Tag Archives: printing

Make Magazine Is Planning The “Ultimate 3D Printer Shootout” Issue

If any single publication can claim to represent the maker movement, I suppose Make Magazine is it.

John Abella says they are working on a massive guide to 15 hobby-level 3D printers, to be released in November. It looks like some of the designs they’ll be comparing are the Printrbot, 3D Touch, SeeMeCNC, Felix, Lulzbot, Up!, Solidoodle, Makerbot Replicator and Ultimaker.

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WikiWeapons – To Print A Gun Or Not

3D printing, when it works, is a remarkably easy way to turn a very complicated design file into a physical object.

Open source, when it works, is a great way to innovate on and distribute an idea quickly.

What if that idea was a design for a gun?

The Defense Distributed project seems to be coming to open source 3D printing from a philosophical perspective. They assert that designing a 3D printable personal defensive weapon system is a challenge to numerous entities that they either disagree with or believe don’t go far enough in their beliefs.

More after the jump.

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Brian Proffitt and Tim Worstall on Open Source 3D Printing

3D printing (can we all agree on whether or not to hyphenate and/or capitalize the “d”) is a hot topic for speculation in certain circles. Lets look at some now…

Read the original article by Brian Proffitt over at ReadWriteWeb.com or just the highlights here.

The potential of 3D printing to transform the way we get things – the market is predicted to hit $3.1 billion in the next four years – gets a lot of press. But not much of that attention has focused on the unique role of open source hardware in enabling 3D printing to realize its promise.

Open source hardware is a component or device that has been licensed to allow anyone to examine, duplicate and modify the hardware as they wish…Open source hardware doesn’t get much attention outside of geek circles, but it is starting to have a real-world impact.

Arduino’s hardware is completely open sourced (under Creative Commons), with design files and specs available, as well as control software (under the GPL) and documentation (also under Creative Commons). The only thing non-free about Arduino is the trademarked name – and that’s just to keep standards in place.

Making it easier, faster and cheaper to produce physical objects could fundamentally shift the manufacturing paradigm. As 3D printing, powered by Arduino and other open source technologies, becomes more prevalent, economies of scale become much less of a problem.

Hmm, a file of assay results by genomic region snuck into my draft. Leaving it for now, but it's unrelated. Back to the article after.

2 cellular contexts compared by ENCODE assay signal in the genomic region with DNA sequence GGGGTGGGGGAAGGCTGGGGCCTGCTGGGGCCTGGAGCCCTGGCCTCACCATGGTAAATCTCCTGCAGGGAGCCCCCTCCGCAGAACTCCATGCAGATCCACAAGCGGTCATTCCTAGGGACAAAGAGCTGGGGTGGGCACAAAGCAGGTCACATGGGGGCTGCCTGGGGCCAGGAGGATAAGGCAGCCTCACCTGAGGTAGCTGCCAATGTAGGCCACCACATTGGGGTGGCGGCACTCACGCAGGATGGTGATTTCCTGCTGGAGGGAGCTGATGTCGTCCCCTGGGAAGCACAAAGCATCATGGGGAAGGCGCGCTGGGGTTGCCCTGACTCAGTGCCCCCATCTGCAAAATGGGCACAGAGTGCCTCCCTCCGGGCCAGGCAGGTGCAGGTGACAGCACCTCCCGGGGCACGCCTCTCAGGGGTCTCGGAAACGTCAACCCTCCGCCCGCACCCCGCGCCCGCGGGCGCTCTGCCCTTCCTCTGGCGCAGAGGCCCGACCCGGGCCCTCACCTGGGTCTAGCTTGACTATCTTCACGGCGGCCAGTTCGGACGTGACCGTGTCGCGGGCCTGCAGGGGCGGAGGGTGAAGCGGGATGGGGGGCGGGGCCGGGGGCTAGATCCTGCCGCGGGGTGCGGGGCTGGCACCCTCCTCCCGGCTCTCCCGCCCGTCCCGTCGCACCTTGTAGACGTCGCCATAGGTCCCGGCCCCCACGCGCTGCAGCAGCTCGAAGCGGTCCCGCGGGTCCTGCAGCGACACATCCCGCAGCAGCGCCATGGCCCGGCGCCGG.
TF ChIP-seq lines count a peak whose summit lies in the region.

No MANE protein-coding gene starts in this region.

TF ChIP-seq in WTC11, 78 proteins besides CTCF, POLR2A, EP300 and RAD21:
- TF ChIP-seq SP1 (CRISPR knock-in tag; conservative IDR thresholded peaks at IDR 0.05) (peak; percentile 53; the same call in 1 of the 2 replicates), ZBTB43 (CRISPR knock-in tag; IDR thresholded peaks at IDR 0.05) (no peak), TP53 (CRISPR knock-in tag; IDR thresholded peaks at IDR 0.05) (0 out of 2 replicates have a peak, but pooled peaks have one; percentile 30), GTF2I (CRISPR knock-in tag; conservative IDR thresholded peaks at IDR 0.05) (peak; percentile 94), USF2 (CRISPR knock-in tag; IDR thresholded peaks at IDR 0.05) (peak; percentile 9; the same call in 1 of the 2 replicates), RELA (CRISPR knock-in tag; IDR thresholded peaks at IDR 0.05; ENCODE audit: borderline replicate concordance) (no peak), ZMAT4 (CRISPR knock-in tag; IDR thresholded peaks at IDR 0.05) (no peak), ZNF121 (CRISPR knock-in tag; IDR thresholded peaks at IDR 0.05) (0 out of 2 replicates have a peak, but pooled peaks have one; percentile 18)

One little blue-and-white microcontroller may not be the fulcrum to move the world, but open source hardware is definitely making the lever longer and easier to push.

Read the original article by Tim Worstall over at Forbes. Or not. Here are some excerpts for your brain.

Is 3-D printing going to change our world in the decades to come? Sure it is, it’s going to, in fact it already is, entirely change the economics of low volume manufacturing. That, in turn, changes the economics of high volume manufacturing and so we’ll end up with an entirely different product mix, what gets made where and how.

… it’s easy enough to see a time in which one has such a [3D] printer just as much as one has a paper printer. Need something, call up the part design over the web, pay a buck or two perhaps (and no doubt there will be open sourcers as well) and print out whatever it is that you wanted.

However, I’m continually seeing the old Luddite point beng made. If we don’t need factories full of workers to do things then won’t everyone be poor as they’ve got no jobs?…I continually pound my head onto the desk when I see this argument.

If we’re getting as many physical goods from our 3-D printers as we desire then there’s no shortage of non-physical goods, services if you like, that that same displaced labour can now go and provide…But the second, and clinching, argument is about cost. We will obviously only use our 3-D printers to create everything if they are cheaper than the more traditional manufacturing methods…let us go to the extreme and assume that they are cheaper: so much so that manufacturing really does disappear. What does that do to wages? Yup, a fall in the costs of things is equal to, is by definition the equivalent of, a rise in real wages. So if 3-D printers do take off it can only be because, by definition, they make us all richer.